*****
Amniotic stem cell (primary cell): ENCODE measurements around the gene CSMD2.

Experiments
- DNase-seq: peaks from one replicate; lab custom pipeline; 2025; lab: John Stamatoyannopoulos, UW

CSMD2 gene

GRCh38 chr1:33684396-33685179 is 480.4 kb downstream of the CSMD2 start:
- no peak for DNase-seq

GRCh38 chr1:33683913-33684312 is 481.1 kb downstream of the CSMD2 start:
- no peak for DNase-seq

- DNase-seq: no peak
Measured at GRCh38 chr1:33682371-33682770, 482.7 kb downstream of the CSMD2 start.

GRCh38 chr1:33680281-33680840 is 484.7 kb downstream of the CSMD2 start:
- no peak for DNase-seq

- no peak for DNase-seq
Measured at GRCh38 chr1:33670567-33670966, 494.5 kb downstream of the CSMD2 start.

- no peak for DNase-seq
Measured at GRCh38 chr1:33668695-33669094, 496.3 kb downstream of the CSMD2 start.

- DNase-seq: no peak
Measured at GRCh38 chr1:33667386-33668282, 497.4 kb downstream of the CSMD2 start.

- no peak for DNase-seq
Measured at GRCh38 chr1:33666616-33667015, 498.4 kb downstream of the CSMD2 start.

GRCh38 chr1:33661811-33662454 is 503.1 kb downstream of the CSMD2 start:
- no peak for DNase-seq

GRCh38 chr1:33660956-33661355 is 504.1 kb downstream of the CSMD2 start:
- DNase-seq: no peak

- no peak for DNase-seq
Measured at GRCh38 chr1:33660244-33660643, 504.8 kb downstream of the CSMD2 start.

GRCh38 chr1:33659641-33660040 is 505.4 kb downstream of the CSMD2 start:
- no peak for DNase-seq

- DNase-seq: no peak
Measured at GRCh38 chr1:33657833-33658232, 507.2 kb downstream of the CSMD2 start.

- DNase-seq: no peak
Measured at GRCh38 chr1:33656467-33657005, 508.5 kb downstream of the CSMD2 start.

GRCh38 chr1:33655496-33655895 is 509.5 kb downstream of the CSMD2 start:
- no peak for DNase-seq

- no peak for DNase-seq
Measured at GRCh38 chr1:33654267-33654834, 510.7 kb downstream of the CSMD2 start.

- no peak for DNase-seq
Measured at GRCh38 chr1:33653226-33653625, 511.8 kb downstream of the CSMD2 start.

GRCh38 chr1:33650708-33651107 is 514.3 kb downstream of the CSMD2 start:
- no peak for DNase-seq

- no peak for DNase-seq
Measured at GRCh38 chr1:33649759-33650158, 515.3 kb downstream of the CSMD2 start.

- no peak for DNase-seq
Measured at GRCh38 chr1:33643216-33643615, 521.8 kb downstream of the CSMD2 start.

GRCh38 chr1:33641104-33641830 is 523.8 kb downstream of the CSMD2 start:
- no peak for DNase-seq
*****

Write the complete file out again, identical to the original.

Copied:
Amniotic stem cell (primary cell): ENCODE measurements around the gene CSMD2.

Experiments
- DNase-seq: peaks from one replicate; lab custom pipeline; 2025; lab: John Stamatoyannopoulos, UW

CSMD2 gene

GRCh38 chr1:33684396-33685179 is 480.4 kb downstream of the CSMD2 start:
- no peak for DNase-seq

GRCh38 chr1:33683913-33684312 is 481.1 kb downstream of the CSMD2 start:
- no peak for DNase-seq

- DNase-seq: no peak
Measured at GRCh38 chr1:33682371-33682770, 482.7 kb downstream of the CSMD2 start.

GRCh38 chr1:33680281-33680840 is 484.7 kb downstream of the CSMD2 start:
- no peak for DNase-seq

- no peak for DNase-seq
Measured at GRCh38 chr1:33670567-33670966, 494.5 kb downstream of the CSMD2 start.

- no peak for DNase-seq
Measured at GRCh38 chr1:33668695-33669094, 496.3 kb downstream of the CSMD2 start.

- DNase-seq: no peak
Measured at GRCh38 chr1:33667386-33668282, 497.4 kb downstream of the CSMD2 start.

- no peak for DNase-seq
Measured at GRCh38 chr1:33666616-33667015, 498.4 kb downstream of the CSMD2 start.

GRCh38 chr1:33661811-33662454 is 503.1 kb downstream of the CSMD2 start:
- no peak for DNase-seq

GRCh38 chr1:33660956-33661355 is 504.1 kb downstream of the CSMD2 start:
- DNase-seq: no peak

- no peak for DNase-seq
Measured at GRCh38 chr1:33660244-33660643, 504.8 kb downstream of the CSMD2 start.

GRCh38 chr1:33659641-33660040 is 505.4 kb downstream of the CSMD2 start:
- no peak for DNase-seq

- DNase-seq: no peak
Measured at GRCh38 chr1:33657833-33658232, 507.2 kb downstream of the CSMD2 start.

- DNase-seq: no peak
Measured at GRCh38 chr1:33656467-33657005, 508.5 kb downstream of the CSMD2 start.

GRCh38 chr1:33655496-33655895 is 509.5 kb downstream of the CSMD2 start:
- no peak for DNase-seq

- no peak for DNase-seq
Measured at GRCh38 chr1:33654267-33654834, 510.7 kb downstream of the CSMD2 start.

- no peak for DNase-seq
Measured at GRCh38 chr1:33653226-33653625, 511.8 kb downstream of the CSMD2 start.

GRCh38 chr1:33650708-33651107 is 514.3 kb downstream of the CSMD2 start:
- no peak for DNase-seq

- no peak for DNase-seq
Measured at GRCh38 chr1:33649759-33650158, 515.3 kb downstream of the CSMD2 start.

- no peak for DNase-seq
Measured at GRCh38 chr1:33643216-33643615, 521.8 kb downstream of the CSMD2 start.

GRCh38 chr1:33641104-33641830 is 523.8 kb downstream of the CSMD2 start:
- no peak for DNase-seq